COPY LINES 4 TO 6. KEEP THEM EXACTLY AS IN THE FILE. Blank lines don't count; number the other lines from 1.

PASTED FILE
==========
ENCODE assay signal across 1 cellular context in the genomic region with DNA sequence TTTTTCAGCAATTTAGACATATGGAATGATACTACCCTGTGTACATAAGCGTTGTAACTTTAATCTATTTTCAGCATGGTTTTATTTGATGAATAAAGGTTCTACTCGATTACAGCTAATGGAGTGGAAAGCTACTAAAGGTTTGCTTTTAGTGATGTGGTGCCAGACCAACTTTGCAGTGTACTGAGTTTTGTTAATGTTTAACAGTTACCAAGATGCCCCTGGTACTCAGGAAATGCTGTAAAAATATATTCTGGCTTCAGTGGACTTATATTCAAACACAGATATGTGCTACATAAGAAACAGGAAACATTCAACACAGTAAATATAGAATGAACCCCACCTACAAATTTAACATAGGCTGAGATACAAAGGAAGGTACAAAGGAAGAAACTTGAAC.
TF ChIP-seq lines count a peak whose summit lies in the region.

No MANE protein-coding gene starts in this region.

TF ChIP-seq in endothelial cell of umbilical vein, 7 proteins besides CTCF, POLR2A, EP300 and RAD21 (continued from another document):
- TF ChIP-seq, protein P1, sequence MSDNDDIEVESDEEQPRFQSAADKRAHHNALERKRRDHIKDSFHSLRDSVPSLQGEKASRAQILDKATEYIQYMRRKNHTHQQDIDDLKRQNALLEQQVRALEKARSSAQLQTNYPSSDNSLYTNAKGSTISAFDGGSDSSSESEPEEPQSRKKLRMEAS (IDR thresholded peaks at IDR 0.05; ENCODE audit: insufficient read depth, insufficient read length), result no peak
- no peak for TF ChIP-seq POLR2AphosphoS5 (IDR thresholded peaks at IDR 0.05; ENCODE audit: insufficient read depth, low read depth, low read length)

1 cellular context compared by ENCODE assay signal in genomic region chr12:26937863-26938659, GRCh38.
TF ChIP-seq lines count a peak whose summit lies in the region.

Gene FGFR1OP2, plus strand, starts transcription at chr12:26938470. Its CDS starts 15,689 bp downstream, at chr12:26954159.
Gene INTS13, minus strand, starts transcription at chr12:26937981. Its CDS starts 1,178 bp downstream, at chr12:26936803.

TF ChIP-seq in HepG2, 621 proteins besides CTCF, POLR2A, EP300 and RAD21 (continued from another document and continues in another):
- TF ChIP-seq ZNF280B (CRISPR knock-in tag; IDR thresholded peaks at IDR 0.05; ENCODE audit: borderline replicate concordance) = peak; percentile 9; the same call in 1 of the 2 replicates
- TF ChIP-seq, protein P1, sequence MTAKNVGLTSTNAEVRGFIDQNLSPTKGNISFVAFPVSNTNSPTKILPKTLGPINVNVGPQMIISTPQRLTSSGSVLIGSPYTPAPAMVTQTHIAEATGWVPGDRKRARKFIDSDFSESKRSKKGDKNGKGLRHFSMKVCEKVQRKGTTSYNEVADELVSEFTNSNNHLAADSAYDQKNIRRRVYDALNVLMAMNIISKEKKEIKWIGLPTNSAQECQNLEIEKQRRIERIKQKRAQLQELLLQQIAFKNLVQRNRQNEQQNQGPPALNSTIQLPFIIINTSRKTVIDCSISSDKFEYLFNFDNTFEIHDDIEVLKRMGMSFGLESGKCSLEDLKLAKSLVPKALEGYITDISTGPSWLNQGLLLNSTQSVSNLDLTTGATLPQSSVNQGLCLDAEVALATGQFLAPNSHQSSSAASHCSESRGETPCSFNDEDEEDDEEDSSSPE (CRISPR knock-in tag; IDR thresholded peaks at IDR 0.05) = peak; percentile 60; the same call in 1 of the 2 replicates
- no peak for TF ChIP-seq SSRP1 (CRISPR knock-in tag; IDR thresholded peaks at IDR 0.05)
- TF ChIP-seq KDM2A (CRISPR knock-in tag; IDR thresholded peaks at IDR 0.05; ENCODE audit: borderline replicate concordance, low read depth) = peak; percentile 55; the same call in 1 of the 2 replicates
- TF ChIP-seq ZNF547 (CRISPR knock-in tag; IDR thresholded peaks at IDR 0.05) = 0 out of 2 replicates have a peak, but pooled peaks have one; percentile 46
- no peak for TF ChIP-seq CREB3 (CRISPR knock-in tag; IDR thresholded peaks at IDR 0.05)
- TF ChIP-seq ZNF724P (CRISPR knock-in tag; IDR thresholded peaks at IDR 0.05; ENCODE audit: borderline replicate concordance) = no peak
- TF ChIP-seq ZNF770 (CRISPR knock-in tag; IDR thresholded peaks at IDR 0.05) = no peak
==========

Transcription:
TF ChIP-seq in endothelial cell of umbilical vein, 7 proteins besides CTCF, POLR2A, EP300 and RAD21 (continued from another document):
- TF ChIP-seq, protein P1, sequence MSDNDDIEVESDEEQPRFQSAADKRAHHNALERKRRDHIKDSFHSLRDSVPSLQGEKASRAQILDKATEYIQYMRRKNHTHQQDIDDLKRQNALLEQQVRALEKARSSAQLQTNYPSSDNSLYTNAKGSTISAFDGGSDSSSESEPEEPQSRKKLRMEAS (IDR thresholded peaks at IDR 0.05; ENCODE audit: insufficient read depth, insufficient read length), result no peak
- no peak for TF ChIP-seq POLR2AphosphoS5 (IDR thresholded peaks at IDR 0.05; ENCODE audit: insufficient read depth, low read depth, low read length)